The Effect of Utilization Regulation: The Case of CT Scans and the Affordable Care Act
We develop a model describing both hospital and physician behavior in response to this regulation where hospitals voluntarily comply to reduce imaging associated with the IEMs in expectation of future penalties but have varying capacities to influence physician behavior. Using this framework, we then test whether the IEM was associated with reductions in imaging by focusing on IEM OP-14 which reports rates of same day brain and sinus computed tomography (CT). Using Medicare claims data from 2008-2013, we examine the likelihood that a patient receiving a brain CT also received a sinus CT on the same day is associated with the reported OP-14 measure at the patient’s facility. We employ a logistic difference-in-difference regression model that exploits same day brain and sinus CT imaging orders outside of hospital care settings, and thus not reported as a part of IEM OP-14, as a control group and adjusting for confounders such as patient characteristics, patient risk, ordering physician, and geographic variation in care.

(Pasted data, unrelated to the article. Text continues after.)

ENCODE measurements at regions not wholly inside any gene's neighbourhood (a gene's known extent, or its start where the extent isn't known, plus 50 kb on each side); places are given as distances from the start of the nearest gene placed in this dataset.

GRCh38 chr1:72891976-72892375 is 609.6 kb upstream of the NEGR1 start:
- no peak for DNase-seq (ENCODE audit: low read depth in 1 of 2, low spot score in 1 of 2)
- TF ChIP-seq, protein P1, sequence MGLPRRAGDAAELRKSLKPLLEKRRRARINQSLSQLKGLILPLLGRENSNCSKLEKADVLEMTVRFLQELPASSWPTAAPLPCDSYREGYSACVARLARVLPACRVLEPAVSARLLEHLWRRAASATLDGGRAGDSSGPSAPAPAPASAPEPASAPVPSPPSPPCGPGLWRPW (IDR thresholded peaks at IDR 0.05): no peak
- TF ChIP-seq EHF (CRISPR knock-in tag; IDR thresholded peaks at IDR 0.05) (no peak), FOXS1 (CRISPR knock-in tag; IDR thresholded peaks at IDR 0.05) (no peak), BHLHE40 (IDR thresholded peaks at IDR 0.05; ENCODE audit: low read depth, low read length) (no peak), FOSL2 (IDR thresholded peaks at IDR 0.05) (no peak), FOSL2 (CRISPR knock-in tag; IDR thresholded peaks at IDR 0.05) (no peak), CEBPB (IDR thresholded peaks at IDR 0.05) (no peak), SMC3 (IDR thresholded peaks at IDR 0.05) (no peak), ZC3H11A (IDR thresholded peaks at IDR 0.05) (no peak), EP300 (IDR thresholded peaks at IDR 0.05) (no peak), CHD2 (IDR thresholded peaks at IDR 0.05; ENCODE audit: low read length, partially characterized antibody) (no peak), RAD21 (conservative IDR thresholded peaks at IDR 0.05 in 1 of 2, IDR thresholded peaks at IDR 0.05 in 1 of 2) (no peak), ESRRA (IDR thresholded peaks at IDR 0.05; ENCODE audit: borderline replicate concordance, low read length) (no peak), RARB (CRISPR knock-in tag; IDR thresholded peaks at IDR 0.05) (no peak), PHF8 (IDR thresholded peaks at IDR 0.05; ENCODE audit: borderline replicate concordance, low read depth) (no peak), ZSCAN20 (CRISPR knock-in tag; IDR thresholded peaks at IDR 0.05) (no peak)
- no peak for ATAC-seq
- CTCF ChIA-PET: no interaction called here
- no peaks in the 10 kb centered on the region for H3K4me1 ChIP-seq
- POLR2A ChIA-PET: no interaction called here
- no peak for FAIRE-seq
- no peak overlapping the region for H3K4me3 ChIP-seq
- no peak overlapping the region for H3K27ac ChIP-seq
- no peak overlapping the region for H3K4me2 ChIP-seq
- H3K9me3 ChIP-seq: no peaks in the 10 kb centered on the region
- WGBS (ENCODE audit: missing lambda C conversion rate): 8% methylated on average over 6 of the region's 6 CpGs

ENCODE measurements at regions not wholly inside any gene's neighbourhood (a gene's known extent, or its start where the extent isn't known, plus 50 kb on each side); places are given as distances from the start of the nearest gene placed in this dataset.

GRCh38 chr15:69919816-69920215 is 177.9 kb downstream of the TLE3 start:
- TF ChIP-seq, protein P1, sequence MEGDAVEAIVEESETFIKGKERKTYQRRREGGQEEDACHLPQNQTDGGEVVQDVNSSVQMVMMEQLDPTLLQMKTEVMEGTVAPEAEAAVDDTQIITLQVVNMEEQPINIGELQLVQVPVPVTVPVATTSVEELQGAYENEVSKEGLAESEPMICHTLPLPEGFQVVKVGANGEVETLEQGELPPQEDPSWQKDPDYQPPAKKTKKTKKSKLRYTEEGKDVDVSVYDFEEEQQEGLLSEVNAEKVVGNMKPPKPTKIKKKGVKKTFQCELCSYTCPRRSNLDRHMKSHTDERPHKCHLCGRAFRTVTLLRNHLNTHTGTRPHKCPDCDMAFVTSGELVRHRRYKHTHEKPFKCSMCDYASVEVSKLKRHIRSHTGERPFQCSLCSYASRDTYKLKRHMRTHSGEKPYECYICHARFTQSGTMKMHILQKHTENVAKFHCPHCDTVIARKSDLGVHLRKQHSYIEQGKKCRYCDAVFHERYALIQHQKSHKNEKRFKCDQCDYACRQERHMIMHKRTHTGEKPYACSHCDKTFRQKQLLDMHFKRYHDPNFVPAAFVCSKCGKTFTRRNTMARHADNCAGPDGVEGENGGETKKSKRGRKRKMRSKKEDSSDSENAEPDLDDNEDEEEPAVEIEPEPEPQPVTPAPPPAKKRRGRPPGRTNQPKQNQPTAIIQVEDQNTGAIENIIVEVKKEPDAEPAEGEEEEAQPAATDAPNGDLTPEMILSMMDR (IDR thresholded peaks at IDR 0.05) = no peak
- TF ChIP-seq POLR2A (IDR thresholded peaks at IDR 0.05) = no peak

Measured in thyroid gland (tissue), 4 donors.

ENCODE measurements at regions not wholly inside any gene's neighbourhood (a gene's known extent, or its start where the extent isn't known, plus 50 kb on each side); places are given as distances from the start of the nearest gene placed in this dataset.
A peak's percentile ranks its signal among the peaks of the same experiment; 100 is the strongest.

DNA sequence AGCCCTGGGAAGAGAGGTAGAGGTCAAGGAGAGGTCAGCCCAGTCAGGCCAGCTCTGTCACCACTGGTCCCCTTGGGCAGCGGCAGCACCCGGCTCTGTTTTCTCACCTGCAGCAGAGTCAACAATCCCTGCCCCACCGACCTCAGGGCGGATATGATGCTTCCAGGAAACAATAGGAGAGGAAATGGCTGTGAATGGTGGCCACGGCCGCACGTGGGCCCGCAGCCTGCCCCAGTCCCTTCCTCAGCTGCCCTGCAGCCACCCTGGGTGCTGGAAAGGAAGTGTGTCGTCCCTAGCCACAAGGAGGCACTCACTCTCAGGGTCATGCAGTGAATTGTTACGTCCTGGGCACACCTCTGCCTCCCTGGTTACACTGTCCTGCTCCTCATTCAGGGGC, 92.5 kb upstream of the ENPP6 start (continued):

Preliminary results indicate that IEM OP-14 was associated with a small but significant reduction in same day brain and sinus CT orders, with the likelihood of a same day brain and sinus CT being ordered falling by 2 percent to 5 percent, and on average reducing utilization by 3.8 percent across all model specifications. However, a significant increase in utilization associated with passage of the ACA offset the effect of IEM OP-14 in most model specifications. These preliminary results were qualitatively similar after testing other model specifications such as controlling for same day brain and sinus CTs in hospital emergency departments, which are responsible for much of the growth in CT utilization over time.